Chris Deering looks back at Sony
Ex-Sony exec dodges PS paternity test
Techscape "Sony is like Disney without the devices," Chris Deering told me not long ago.
Known to some as "The Father of the PlayStation", Deering stepped down from Sony recently, where he was president of Sony Europe and chairman/CEO of Sony Computer Entertainment (SCE). At last count, Sony Europe accounted for 24 per cent of Sony sales globally.
Deering tried to dissuade me that he was really the "father" of the PlayStation.
"Ken Kuteragi is the 'father' for sure. The games business is really about the software."
But Chris Deering is the consumer marketer who made sure the PlayStation (PS) and PSP sold. And it did. Conservative estimates put the rough numbers at more than 75 million PlayStation units (PS-1 and PS-2) sold in Europe yielding an estimated €30bn euros to Sony. Remember, this is Europe alone and does not include the released recently PSP.
A product of the Harvard Business School, Deering worked at Gillette and McKinsey before becoming VP at games software maker Atari. In 1985 became a senior VP at Columbia Pictures. In 1990, Deering became EVP and COO of Columbia/Tristar International, later renamed Sony Pictures Entertainment.
"I was working for Sony Pictures and was introduced to Ken Kuteragi. He told me 'that the games behemoths don't take Europe very seriously; that they milk it through various distribution channels.' So I told him, let me take over the games in Europe."
Kuteragi's next move was to challenge Deering: "Why? You'll never get it over 60 per cent of the US games sales?"
"I thought we could and we eventually did with both PS-1 and PS-2," Deering recalls.
Deering started building "successes from hitchhiking on the Sony Pictures product". Ghostbusters, he says was a "good example of cross-over commercial downstream exploitation."
Can Deering be criticised for creating a gaming phenomenon which takes children away from their parents, leaving them isolated and vulnerable? Or, should he be praised for giving these kids something to do?
"In a generous sense," Deering says, "you could say both are true. But the PlayStation was really just an updated delivery system - kids were playing games long before PS. Look, different countries have different cultural nuances. In Germany for instance, it's not desirable to let guests in your home see a games console under your TV. Games arcades were by bus stations and train stations in dangerous parts of town and games shooting people is not considered a positive thing to bring into the home."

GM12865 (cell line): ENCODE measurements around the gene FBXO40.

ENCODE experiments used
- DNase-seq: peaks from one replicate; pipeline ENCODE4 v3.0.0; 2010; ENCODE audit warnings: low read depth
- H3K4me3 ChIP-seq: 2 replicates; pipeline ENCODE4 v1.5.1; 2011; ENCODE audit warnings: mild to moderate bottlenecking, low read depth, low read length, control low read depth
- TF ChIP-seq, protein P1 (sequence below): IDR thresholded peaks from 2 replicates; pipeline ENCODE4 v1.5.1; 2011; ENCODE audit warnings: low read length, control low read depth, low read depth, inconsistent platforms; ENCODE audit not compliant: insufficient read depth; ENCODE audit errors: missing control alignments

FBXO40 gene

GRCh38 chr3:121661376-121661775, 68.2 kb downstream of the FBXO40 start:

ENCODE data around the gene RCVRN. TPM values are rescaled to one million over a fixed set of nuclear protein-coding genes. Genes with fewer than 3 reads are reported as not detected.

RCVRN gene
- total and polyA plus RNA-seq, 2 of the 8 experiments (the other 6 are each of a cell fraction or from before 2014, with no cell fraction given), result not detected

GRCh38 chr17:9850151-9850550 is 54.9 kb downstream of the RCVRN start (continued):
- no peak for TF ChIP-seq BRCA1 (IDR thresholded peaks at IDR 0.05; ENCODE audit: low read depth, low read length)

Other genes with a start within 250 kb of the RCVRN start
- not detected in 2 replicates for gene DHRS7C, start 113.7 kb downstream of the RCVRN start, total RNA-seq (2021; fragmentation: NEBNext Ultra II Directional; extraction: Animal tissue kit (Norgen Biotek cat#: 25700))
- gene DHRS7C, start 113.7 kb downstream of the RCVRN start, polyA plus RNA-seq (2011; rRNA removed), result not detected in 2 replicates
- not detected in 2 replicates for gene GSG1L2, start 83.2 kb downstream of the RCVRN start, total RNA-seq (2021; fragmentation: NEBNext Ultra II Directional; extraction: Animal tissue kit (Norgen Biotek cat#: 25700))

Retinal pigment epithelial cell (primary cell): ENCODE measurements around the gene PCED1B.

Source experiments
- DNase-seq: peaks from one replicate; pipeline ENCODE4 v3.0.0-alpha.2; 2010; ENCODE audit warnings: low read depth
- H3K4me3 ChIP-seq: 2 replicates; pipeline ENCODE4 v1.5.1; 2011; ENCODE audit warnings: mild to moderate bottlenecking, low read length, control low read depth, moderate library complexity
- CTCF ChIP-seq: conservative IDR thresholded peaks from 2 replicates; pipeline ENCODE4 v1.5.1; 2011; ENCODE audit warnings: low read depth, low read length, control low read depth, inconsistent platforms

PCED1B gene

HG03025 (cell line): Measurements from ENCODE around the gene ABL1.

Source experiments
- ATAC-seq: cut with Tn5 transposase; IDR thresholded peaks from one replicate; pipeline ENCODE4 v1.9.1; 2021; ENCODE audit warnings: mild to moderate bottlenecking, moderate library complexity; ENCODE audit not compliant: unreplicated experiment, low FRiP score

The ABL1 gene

So where and when did things turnaround in gaming?
"I think it started when the educational component sprang to life at the Broderbunds of the world." Deering becomes excited at this point. "'Where in the World is Carmen Sandiego?' was great. I met Doug Carlston (Broderbund founder) and thought he was running a great company."
Deering stresses that he's giving "no Sony views but personally ideas moving sideways out-of-the-box."(sic)
"As Sony's portfolio of businesses diversifies, then Sony might move toward services in order to be more efficient in terms of capital employed," he began. "They have their ups and downs, but..."
Deering clearly thinks Sir Howard Stringer, the recently appointed new honcho at Sony worldwide - the first non-Japanese leader Sony has ever had - is going to be a big success. "He's bringing in new ideas and new engineers are coming along.
"Of course the major trend-line seems to be moving from devices to services, particularly as chips become cheaper and more available. Bandwidth is increasing in both wireless and fixed-line so the pipelines are growing fast. I don't think I invented these truths and anybody can see that anything that can go wireless, will."
Sony has over the last 20 years moved aggressively into the content arena with Sony/BMG Music, Sony Pictures and surprisingly even has a Sony Bank, Sony Assurance and Sony Life divisions.
"Sony is an entertainment concern like a Viacom or Disney without the devices," he says, alluding to the increasing Sony content focus."
He says: "iTunes won't play on Windows devices and Sony songs won't work on iPods, so we launched Sony Connect which is, as are the others, more track-based and less album-based sales of music."
How much autonomy did Deering have from the Tokyo executives at Sony?
"Tokyo let us run and expand the business while giving us the resources to do it. We had a good amount of self-determination. SCE was set-up to be a JV between Sony Music and Sony Electronics, so generally the type of response I would get from them was 'Please get on with it - we're busy!'
"Japan was kind of the Hollywood of games, and particularly game devices, though the command and control within the electronics industry is traditionally much stronger."
Why hasn't Deering started his own business?
"Because I like things that make a big impact - like millions of people using the Gillette product, and the same at Atari. I'm not sure I could have built a company with that kind of impact. But who wouldn't have wanted to start eBay or Google?"
Now that he's retired, does Deering think he'll take the entrepreneurial plunge?
"If I do," he said, "it'll be around a concept where application software helps you find what you want - I call it 'concierge'.
"If Google's a 'librarian' whom you ask for a particular book title, then concierge is a librarian who discriminates and makes selections for you based on learning what you like. So, everybody's around the dining-room table snacking - and more and more we're snacking on digital content. The 'entertainment concierge' comes to you, on your mobile or whatever, and says 'there's a live event going on right now that you're gonna love'." ®
Bill Robinson may be reached at: email@example.com